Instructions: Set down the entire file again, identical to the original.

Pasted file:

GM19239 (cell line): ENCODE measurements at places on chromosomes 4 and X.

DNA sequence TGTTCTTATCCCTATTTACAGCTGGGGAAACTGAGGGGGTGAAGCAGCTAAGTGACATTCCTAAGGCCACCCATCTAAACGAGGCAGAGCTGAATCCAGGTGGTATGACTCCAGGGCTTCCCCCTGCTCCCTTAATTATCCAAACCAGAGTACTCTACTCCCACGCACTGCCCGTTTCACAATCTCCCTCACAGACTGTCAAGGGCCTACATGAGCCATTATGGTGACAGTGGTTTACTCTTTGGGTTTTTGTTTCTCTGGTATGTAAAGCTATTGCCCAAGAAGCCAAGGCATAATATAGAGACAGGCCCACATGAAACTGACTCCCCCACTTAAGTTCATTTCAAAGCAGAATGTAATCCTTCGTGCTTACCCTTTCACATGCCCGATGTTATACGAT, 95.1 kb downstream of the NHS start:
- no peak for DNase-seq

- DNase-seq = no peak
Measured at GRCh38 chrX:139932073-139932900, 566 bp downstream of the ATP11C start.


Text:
GM19239 (cell line): ENCODE measurements at places on chromosomes 4 and X.

DNA sequence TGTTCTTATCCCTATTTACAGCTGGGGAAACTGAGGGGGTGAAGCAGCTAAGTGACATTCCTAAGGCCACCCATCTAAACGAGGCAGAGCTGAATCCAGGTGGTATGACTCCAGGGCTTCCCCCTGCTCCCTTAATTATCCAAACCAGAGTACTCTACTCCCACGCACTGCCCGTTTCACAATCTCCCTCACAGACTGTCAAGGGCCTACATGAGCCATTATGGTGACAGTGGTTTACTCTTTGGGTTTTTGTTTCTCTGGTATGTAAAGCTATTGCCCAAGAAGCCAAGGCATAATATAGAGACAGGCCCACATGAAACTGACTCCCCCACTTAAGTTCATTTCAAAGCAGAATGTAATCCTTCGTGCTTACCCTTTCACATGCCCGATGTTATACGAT, 95.1 kb downstream of the NHS start:
- no peak for DNase-seq

- DNase-seq = no peak
Measured at GRCh38 chrX:139932073-139932900, 566 bp downstream of the ATP11C start.